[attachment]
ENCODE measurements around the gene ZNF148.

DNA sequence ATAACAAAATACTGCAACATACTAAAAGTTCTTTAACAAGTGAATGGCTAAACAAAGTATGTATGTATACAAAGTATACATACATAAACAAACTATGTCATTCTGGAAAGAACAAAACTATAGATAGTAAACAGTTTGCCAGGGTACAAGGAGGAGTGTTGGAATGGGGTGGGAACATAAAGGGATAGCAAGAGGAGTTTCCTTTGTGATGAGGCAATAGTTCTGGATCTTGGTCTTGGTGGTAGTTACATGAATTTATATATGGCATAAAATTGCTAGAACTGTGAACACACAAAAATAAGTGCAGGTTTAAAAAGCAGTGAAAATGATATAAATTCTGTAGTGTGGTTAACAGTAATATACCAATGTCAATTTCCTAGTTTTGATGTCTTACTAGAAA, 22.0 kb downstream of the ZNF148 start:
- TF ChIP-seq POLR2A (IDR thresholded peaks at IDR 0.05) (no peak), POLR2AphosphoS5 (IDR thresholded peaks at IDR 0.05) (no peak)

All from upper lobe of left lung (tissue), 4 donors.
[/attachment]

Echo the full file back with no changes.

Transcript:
ENCODE measurements around the gene ZNF148.

DNA sequence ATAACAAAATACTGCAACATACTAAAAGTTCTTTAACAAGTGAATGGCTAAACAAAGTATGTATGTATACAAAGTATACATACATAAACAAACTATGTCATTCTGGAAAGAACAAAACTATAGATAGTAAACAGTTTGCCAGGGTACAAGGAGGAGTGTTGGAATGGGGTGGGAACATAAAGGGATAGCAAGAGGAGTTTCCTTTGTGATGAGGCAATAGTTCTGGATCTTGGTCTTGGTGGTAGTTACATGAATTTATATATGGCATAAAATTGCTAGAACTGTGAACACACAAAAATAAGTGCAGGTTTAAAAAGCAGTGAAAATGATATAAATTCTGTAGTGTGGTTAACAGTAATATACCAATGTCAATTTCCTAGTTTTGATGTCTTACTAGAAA, 22.0 kb downstream of the ZNF148 start:
- TF ChIP-seq POLR2A (IDR thresholded peaks at IDR 0.05) (no peak), POLR2AphosphoS5 (IDR thresholded peaks at IDR 0.05) (no peak)

All from upper lobe of left lung (tissue), 4 donors.